Which way out? A speech on confronting the problems of student loans by Ed Pinto

Pinto Student Loans Presentation

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Outstanding U.S. student loan debt is now estimated at over $1 trillion. The problems of student loans are generating sharp debate, including claims that they represent a new credit bubble. Colleges (and all purveyors of post-secondary education) arguably receive the greatest benefits from student loans, since they pump up colleges’ revenues with no credit risk and allow colleges to keep increasing their prices and expenses. Meanwhile, many students graduate — or even worse: drop out — with mountains of debt and unattractive or no job prospects to boot. Even more dismal is the fact that defaults on student loans are high.

American colleges in effect practice the “originate and sell” model of lending, while the price of their product keeps going up.  This practice is reminiscent of the mortgage bubble that has brokered loans and escalating housing prices. One possible improvement would be for colleges to retain “skin in the game” for student loan credit risk, which is the same treatment Congress has prescribed for mortgage lenders. This event addressed the problems and improvements needed for student loans, beginning with a keynote presentation by former secretary of education Bill Bennett and including this presentation from AEI Resident Fellow Ed Pinto.

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About the Author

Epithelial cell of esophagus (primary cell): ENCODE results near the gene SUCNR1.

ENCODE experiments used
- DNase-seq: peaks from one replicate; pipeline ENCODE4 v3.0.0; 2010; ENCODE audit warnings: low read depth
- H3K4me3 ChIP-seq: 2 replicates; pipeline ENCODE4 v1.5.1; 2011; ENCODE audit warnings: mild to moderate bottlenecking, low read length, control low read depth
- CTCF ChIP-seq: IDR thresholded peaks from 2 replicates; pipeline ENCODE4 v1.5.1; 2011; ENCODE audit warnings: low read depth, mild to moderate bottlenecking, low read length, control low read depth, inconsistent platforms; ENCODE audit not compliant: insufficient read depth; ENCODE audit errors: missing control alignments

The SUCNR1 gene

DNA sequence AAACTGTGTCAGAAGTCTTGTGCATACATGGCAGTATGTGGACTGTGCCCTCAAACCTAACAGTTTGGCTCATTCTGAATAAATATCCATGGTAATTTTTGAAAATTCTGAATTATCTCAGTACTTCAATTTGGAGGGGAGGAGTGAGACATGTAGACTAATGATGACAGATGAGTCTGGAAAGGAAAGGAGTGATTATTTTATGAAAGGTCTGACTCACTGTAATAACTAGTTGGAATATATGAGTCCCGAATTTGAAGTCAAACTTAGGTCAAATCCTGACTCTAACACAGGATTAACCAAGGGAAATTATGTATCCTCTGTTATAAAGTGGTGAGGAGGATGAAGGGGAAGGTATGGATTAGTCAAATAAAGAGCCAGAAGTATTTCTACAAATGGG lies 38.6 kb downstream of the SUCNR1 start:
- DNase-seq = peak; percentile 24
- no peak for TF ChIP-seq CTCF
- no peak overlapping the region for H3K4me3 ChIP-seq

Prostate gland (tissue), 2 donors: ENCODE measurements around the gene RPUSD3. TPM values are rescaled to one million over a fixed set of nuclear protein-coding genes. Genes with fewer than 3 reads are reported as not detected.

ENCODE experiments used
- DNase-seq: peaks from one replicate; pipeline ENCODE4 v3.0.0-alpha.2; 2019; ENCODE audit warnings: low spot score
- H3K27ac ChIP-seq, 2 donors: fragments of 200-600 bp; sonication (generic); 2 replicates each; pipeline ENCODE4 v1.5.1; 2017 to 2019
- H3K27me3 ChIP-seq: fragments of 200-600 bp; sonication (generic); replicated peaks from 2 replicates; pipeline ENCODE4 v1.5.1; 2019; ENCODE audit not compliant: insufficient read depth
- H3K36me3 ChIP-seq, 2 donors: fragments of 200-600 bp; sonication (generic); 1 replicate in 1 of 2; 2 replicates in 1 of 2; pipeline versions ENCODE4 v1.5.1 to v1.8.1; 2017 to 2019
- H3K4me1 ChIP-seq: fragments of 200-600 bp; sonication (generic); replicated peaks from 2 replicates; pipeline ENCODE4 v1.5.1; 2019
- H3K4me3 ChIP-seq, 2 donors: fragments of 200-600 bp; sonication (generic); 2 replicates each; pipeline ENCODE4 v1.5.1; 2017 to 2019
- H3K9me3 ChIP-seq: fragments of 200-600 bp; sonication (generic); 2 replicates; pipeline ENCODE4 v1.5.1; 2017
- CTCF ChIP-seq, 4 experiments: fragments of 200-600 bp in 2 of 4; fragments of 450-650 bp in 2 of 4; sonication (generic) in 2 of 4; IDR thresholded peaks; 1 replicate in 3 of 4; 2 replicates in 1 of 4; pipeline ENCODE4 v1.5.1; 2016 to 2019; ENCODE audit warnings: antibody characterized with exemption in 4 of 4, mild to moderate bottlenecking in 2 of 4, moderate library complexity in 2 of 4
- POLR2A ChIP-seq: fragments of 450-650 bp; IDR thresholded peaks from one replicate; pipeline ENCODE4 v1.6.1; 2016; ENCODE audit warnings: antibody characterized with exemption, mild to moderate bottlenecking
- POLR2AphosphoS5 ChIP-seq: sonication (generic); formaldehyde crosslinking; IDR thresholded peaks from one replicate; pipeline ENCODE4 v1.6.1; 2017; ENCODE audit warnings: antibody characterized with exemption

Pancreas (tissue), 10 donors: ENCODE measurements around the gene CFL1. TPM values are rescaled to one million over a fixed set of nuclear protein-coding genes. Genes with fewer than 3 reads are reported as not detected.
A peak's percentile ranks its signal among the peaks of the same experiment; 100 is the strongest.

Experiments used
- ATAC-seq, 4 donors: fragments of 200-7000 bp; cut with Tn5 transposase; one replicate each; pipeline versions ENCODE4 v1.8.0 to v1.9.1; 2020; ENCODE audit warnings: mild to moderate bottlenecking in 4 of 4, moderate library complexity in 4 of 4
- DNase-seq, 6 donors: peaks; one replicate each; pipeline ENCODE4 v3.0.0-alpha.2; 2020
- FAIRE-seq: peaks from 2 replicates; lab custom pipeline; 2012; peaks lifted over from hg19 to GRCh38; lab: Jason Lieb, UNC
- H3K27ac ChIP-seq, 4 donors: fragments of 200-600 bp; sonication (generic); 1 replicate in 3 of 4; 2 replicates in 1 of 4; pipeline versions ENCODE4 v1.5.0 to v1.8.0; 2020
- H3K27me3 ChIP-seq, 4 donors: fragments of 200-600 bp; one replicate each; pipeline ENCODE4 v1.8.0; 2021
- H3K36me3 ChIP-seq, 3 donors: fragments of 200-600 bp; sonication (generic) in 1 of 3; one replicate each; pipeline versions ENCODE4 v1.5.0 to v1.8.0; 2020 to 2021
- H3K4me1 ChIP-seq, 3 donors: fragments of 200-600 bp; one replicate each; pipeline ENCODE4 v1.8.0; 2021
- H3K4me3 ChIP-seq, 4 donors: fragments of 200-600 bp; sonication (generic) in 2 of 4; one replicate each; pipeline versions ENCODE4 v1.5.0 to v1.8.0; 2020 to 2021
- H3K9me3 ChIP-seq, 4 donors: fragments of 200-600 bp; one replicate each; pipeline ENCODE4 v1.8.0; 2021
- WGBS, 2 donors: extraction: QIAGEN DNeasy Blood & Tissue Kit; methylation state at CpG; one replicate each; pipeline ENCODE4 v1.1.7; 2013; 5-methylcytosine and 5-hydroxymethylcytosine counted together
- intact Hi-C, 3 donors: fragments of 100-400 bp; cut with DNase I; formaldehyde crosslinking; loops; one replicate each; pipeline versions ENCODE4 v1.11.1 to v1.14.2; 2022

Edward J.
Pinto
  • American Enterprise Institute (AEI) resident fellow Edward J. Pinto is the codirector of AEI’s International Center on Housing Risk. He is currently researching policy options for rebuilding the US housing finance sector and specializes in the effect of government housing policies on mortgages, foreclosures, and on the availability of affordable housing for working-class families. Pinto writes AEI’s monthly Housing Risk Watch, which has replaced AEI’s FHA Watch. Along with AEI resident scholar Stephen Oliner, Pinto is the creator and developer of the AEI Pinto-Oliner Mortgage Risk, Collateral Risk, and Capital Adequacy Indexes.


    An executive vice president and chief credit officer for Fannie Mae until the late 1980s, Pinto has done groundbreaking research on the role of federal housing policy in the 2008 mortgage and financial crisis. Pinto’s work on the Government Mortgage Complex includes seminal research papers submitted to the Financial Crisis Inquiry Commission: “Government Housing Policies in the Lead-up to the Financial Crisis” and “Triggers of the Financial Crisis.” In December 2012, he completed a study of 2.4 million Federal Housing Administration (FHA)–insured loans and found that FHA policies have resulted in a high proportion of working-class families losing their homes.

    Pinto has a J.D. from Indiana University Maurer School of Law and a B.A. from the University of Illinois at Urbana-Champaign.

  • Phone: 240-423-2848
    Email: edward.pinto@aei.org
  • Assistant Info

    Name: Emily Rapp
    Phone: 202-419-5212
    Email: emily.rapp@aei.org

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